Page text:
Saluki Breed Magazine - Showsight

“...SOME JUDGES FORGET THAT SALUKIS ARE A MODERATE BREED AND SHOULD NOT BE EXTREME IN ANY WAY.”

6. What previously campaigned Saluki(s) come close to your ideal? Please explain. One of the best Salukis I have seen was Ch. Amiyat Anakin in Sweden. In 2013 as an old dog I awarded him Best of Breed at a Saluki Show in Sweden. He was a beautiful moderate dog that moved correctly around the ring showing the younger ones how it should be done. Another of my favorites that I saw many, many years ago was Mata Salamata Jadaan Khan; he was a beautiful dog as well in every way. 7. Can you offer a comparison of Salukis in different parts of the world? Having judged and seen Salukis in many different countries around world, different countries often have many different styles. I find that Scandinavia tends to try and keep the breed as correct and functional as they can more than other countries from what I have seen.

an incomplete list of colors/patterns and judges educa- tion should refrain from teaching that any color/pattern is incorrect. The Saluki Club of America adheres to that concept. 2. What, if anything, do you feel all-breed judges get wrong about the breed? Too many all breed judges are attracted to high head car- riage and flashy, big, fast side gait—in other words, the generic show dog. Enjoy the spectacle, but please do not reward it if incorrect for the breed. No game was ever caught using a flying trot. 3. What do handlers do in presentation that you wish they would not? Handlers tend to move Salukis too fast. Please, when showing the bite, lift the muzzle so the judge can see it and keep your head out of the way. You do not need to see the teeth, the judge does! 4. In order, name the five most important traits you look for in the ring.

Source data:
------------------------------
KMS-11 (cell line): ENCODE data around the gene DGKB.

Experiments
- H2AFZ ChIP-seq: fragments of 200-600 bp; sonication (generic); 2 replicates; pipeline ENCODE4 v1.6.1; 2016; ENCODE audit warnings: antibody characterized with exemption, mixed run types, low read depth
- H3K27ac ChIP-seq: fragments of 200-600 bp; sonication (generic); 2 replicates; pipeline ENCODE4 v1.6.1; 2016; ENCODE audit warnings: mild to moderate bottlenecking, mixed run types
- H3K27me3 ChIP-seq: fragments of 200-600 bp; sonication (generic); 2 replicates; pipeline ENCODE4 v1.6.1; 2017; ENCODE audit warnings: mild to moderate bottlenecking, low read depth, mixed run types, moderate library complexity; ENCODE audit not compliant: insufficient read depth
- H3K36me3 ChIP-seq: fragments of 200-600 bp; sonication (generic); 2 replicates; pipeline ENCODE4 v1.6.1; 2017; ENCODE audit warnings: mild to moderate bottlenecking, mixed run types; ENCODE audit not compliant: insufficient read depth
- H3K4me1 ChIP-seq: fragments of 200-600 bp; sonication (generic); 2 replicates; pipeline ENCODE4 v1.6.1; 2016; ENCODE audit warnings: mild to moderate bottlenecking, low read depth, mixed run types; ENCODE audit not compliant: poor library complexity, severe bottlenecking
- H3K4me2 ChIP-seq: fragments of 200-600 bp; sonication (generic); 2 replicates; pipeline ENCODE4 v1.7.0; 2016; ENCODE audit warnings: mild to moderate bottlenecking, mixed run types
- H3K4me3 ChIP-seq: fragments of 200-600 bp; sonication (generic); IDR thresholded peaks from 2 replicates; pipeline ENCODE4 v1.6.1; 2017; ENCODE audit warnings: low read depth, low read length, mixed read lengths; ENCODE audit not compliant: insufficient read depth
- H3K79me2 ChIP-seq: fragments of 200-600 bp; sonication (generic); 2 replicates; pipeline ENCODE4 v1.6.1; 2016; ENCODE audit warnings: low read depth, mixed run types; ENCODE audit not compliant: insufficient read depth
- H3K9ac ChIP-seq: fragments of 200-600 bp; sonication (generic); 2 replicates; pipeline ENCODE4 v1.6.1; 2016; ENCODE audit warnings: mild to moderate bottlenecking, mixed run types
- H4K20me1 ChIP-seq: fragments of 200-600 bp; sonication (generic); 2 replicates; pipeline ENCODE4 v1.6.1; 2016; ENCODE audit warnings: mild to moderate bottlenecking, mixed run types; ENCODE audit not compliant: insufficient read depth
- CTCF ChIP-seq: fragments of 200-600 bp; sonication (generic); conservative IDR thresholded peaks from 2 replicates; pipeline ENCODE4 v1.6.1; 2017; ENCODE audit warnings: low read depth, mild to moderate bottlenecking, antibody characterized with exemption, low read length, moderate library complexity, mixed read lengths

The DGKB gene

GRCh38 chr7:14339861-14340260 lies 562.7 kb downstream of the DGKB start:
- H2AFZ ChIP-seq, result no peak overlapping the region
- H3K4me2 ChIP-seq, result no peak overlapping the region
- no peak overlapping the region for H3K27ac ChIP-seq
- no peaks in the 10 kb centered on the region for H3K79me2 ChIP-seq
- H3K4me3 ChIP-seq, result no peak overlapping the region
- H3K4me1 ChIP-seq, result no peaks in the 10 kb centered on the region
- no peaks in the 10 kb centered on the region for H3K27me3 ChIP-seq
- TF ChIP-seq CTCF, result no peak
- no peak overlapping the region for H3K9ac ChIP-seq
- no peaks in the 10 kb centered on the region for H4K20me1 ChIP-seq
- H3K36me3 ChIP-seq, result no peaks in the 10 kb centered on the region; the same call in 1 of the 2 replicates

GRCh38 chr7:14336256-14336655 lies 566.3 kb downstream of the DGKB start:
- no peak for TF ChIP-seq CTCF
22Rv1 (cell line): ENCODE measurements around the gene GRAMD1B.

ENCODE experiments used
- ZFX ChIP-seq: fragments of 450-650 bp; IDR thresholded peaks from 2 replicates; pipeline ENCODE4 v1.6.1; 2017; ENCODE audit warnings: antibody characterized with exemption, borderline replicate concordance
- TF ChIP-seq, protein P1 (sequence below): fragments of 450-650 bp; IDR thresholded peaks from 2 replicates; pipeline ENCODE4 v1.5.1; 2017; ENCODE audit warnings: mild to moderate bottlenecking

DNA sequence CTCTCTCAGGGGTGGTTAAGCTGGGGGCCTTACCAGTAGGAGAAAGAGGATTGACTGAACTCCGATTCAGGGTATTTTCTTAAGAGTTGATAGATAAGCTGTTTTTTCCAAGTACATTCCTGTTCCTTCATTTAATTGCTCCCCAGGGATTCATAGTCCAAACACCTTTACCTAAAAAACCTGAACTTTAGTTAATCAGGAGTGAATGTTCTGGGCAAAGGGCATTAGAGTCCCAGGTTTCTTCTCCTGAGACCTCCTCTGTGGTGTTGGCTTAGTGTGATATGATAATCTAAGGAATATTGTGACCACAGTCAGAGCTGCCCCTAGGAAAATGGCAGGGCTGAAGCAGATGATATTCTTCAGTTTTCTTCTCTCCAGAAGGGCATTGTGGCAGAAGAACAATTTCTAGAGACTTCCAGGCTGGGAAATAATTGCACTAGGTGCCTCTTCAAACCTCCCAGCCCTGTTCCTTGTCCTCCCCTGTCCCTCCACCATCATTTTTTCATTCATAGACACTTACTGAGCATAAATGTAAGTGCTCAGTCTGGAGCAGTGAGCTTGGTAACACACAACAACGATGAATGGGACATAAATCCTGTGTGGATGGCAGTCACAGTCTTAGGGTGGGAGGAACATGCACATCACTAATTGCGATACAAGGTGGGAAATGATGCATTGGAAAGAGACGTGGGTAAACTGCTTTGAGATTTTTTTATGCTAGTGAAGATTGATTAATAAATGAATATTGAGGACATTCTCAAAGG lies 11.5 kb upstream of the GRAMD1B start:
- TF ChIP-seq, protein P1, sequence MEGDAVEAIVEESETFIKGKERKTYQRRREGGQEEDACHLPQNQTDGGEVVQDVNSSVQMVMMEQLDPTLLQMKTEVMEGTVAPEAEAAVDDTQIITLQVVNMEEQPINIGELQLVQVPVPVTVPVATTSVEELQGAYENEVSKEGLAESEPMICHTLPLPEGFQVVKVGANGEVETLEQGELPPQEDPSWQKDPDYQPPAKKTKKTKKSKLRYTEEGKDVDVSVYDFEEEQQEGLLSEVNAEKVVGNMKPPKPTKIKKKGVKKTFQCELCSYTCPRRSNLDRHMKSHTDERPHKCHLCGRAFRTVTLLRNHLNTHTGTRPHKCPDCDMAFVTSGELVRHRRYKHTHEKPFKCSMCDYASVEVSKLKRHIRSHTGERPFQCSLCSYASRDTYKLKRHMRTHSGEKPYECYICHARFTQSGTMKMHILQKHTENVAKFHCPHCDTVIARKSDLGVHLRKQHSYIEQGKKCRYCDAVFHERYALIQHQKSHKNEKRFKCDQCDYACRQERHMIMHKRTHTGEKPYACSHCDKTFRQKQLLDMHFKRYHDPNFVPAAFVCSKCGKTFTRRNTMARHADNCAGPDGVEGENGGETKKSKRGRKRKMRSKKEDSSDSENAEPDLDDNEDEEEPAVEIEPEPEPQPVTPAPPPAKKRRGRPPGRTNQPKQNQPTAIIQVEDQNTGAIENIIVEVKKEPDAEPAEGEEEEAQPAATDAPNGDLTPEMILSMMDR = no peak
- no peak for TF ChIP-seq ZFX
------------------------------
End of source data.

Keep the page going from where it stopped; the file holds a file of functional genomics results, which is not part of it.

1. Outline 2. Balance 3. Light, very easy movement 4. Strength 5. Power to capture game

5. What traits do you see popping up these days that are going in the wrong direction? What is getting better? Improvements: fewer over angulated rears and more stable temperaments; be mindful of heads getting too narrow with usually correspondingly low ear sets and too narrow across back and loin with too little rib spring. And of course the downfall of way too many breeds… a front that is placed too far forward. 6. What previously campaigned Saluki(s) come close to your ideal? Please explain. There have been so many gorgeous Salukis I have been privileged to see over the years. If I go farther than one, it would not be fair to so many others I have enjoyed. Very close to my ideal was a Champion bitch in Sweden (I hope I have the name right)—Ch. Barakisch Qabil Advie. She was feminine, but strong and muscular with a beauti- ful, curvy outline in which everything flowed together and so well balanced that no part was out of harmony with any other part. All the Saluki-specific details were correct as well. Then she moved and the picture remained the same. Her balance allowed her to float around the ring with an ideal but too seldom seen light, slightly springy trot that covered the ground with absolute ease and barely contained power.

Left to right: Ch. Amiyat Anakin and Ch. Bel’smbran Jaadan Khan.

LINDA SCANLON AARAKIS, US BIO I have judged the breed since 1986, including the National specialty twice as well as many Saluki specialties around the world; have bred specialty winners as well as those also titled in obedience, lure coursing, rally and tracking. 1. There is a disagreement about brindle Salukis. How do you feel about them and should the parent club get involved? From the very beginning of my 43 years in Salukis I was taught color, pattern and hair quantity were irrelevant. Judge the dog regardless of them. That has not changed. The membership of the parent club has voted not to change the standard and has a letter from the American Kennel Club stating that as the standard is written, it is

S HOW S IGHT M AGAZINE , A UGUST 2015 • 277

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